And now for something completely different. Nope not Monty Python metal but certainly something a bit off the wall here from Denmark as we get our jazz shoes on and mix things up This is the group’s third album and follows on from last ‘Secretly We Are Gay’ which should give you a bit of a clue that this lot are a bit on the whacky side.
Jangling guitar work sets us up on opener Maharaja and instruments pile up with a beefy sound as they really begin to swing into action. It’s the accompanying tenor sax that really begins to drive away and enhance the already burgeoning sound and if it’s an instrument you have an aversion to this is certainly a disc to avoid at all costs. A thick coruscating and head melting sound fluidly wraps itself around you and the structure here is great as it all flows away in a deranged but not obtuse fashion, with everything gelling neatly together. This transcends genre convention completely merging metallic licks with freeform jazz motifs in a sense that the only other band you could really immediately draw comparisons to in our particular cosmos are Shining Norway and naturally the work of John Zorn who always gets a look in on such things. Sounding like an orchestra tuning up we move into ‘Arktis’ and you can now hear other instruments in the mix such as a clarinet warbling away. It’s pretty unstructured and you wonder where it’s all going before the ballast of the song proper weighs in and gives you a good shaking with horns parping and clamouring and some echoing effects from string plucking in the background. It’s a right old cacophony that’s for sure but the noise is also quite endearing in a fragmentary fashion.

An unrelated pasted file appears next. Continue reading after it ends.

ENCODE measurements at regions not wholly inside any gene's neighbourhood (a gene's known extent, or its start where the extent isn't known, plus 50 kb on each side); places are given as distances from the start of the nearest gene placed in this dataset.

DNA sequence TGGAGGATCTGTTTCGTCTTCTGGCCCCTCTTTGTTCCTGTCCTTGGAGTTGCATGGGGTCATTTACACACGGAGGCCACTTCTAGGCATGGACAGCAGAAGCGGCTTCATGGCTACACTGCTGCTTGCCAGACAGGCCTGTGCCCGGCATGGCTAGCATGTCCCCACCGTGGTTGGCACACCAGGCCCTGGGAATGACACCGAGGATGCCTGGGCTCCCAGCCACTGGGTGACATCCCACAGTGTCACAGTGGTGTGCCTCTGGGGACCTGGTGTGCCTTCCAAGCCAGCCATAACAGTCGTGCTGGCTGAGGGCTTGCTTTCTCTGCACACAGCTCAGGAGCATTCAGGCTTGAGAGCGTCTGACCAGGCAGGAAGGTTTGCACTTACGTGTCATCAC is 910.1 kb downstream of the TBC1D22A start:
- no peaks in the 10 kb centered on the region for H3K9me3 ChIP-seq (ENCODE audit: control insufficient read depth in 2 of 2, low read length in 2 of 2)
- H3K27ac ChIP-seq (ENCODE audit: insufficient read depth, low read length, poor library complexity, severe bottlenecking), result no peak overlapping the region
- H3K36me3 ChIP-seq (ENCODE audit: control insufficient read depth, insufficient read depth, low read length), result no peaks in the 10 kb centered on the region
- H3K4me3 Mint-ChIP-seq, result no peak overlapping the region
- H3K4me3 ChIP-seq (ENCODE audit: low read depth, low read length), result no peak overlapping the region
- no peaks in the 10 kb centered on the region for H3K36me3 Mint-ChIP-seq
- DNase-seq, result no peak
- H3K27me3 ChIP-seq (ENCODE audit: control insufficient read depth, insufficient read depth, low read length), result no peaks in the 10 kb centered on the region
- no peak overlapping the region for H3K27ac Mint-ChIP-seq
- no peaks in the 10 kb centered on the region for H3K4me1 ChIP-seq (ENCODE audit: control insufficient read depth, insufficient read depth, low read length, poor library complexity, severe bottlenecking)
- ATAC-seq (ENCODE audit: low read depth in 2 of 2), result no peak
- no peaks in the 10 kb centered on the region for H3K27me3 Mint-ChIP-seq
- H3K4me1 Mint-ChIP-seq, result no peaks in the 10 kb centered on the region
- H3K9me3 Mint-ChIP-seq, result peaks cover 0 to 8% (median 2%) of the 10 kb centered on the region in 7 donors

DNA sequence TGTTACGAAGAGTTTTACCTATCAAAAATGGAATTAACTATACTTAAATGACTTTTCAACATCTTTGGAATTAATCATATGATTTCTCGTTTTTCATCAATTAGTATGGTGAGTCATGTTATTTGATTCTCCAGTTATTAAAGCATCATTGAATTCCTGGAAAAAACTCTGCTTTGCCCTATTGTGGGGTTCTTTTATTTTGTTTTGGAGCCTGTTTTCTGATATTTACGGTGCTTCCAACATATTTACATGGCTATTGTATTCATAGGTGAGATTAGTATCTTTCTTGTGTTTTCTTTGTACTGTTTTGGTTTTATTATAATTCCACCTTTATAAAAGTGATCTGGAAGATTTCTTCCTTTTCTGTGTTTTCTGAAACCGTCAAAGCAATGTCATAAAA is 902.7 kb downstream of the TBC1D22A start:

Alt sounds as though someone is practicing blowing a horn in school assembly but not quite getting there, I’m sure it’s meant to sound like that and there is a maudlin melody tingeing it all with sadness but fails to go anywhere and lasts too long for comfort. John gets a song named after him, unfortunately it’s ‘Fuck John’ what he has done exactly is uncertain but musically once the sax deliriously wails away and the rhythm picks up its guessed as being all part of the abstract nature of the beast. I should of course mention that this is all instrumental and the reason that I have not done so this far into the review is due to the fact that there is so much to focus on within the music and that each individual instrument has a clear voice of its own that this is a somewhat unimportant factor. ‘Satan’ is another horn and woodwind blowing exercise and there is definitely a feel of filler to this album especially noticeable as it’s only 28 minutes long in the first place. Last track Fede Piger also takes an age to get into gear but thankfully does go for a final crescendo hitting flurry of the senses bringing the album to a close and making you wonder just what the hell you had heard.
Svin proved interesting and a break from normal listening but I found them a bit too convoluted and self-indulgent to totally enjoy them. There’s definitely a spark here and no doubt an audience for them, I just don’t think it’s me to be totally honest.
(6/10 Pete Woods)